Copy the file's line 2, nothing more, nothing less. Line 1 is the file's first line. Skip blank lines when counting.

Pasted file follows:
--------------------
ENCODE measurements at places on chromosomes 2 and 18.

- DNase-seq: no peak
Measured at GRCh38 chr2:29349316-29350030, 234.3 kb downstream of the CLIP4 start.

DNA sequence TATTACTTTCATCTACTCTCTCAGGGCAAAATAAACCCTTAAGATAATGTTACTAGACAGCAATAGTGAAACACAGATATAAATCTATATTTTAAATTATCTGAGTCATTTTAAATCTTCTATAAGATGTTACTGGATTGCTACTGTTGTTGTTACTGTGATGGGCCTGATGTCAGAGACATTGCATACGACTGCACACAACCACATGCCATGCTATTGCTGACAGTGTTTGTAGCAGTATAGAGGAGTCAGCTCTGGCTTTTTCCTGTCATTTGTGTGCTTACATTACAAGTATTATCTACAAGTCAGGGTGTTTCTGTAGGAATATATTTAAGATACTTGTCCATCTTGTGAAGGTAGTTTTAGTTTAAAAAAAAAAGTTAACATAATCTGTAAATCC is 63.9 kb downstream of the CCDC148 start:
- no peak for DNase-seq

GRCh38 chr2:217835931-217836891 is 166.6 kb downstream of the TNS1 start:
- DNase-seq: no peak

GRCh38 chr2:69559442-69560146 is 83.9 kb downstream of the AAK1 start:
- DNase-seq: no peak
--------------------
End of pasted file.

- DNase-seq: no peak